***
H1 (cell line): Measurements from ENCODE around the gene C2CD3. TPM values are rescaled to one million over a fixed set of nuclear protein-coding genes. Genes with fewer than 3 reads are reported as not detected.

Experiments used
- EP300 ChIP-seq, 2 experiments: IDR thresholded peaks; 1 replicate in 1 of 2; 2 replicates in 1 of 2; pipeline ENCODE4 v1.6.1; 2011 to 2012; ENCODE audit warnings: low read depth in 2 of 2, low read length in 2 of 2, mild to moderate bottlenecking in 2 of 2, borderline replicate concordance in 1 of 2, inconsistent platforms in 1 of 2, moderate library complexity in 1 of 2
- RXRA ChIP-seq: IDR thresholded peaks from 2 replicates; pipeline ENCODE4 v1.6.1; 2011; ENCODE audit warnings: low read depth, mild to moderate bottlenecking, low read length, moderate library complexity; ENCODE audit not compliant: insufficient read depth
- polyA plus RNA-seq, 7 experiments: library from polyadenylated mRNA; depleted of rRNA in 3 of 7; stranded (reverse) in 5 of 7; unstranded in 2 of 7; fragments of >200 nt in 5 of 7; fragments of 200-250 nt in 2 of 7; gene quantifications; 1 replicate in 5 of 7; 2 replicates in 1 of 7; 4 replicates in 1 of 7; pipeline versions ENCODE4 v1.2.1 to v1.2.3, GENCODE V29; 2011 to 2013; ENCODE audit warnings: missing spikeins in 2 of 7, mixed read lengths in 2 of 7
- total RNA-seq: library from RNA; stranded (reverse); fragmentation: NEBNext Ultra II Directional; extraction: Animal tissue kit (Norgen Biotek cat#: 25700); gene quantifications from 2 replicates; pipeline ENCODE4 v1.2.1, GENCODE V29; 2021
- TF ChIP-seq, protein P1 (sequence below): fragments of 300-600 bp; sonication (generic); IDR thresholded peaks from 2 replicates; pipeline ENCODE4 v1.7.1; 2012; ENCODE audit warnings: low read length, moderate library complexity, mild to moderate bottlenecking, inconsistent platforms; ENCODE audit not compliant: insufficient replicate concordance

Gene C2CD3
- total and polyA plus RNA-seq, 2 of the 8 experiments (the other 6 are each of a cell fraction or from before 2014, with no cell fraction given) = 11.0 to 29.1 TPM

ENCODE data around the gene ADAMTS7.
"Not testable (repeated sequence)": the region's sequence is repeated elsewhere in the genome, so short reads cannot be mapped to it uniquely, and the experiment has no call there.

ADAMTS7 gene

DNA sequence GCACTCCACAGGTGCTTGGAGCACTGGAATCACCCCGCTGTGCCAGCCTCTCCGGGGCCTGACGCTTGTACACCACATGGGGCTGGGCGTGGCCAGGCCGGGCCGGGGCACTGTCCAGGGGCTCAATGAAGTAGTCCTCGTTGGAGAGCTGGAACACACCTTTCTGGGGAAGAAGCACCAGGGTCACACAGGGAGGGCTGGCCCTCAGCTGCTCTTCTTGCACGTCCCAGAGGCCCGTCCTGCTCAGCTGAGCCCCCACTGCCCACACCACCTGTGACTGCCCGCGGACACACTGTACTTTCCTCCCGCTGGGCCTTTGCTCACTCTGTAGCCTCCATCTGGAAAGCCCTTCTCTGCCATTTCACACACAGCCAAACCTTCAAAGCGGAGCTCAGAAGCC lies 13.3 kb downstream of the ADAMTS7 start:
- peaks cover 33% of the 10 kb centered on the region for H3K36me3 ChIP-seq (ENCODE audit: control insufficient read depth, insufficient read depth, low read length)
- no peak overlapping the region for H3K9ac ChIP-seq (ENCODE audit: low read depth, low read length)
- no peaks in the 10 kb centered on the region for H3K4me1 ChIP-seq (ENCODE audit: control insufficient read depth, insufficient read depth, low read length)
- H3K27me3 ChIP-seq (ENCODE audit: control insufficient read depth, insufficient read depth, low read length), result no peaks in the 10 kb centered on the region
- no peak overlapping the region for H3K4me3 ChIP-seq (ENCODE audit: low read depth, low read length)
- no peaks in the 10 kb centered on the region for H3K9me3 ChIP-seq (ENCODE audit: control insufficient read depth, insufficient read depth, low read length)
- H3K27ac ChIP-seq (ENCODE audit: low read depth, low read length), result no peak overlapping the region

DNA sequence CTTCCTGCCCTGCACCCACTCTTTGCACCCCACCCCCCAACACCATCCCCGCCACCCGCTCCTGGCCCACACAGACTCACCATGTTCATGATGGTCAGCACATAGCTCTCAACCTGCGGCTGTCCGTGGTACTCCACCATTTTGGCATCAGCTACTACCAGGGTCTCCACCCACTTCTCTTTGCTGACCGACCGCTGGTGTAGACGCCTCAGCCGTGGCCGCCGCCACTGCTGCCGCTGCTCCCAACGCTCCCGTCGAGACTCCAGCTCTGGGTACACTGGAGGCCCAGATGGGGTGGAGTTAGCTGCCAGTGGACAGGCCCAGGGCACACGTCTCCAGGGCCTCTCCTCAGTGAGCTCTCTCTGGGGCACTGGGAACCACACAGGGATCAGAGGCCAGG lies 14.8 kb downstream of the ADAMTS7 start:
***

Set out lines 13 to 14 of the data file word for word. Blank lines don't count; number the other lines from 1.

DNA sequence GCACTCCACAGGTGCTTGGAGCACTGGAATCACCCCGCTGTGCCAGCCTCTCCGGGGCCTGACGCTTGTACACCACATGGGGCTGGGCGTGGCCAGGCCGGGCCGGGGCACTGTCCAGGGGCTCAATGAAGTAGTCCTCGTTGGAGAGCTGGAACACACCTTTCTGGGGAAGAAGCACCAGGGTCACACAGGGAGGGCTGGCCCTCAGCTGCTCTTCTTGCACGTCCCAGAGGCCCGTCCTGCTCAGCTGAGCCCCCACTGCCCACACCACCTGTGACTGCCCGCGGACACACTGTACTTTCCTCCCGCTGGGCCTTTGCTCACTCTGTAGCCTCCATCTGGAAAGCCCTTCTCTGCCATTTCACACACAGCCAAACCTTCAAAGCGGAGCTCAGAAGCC lies 13.3 kb downstream of the ADAMTS7 start:
- peaks cover 33% of the 10 kb centered on the region for H3K36me3 ChIP-seq (ENCODE audit: control insufficient read depth, insufficient read depth, low read length)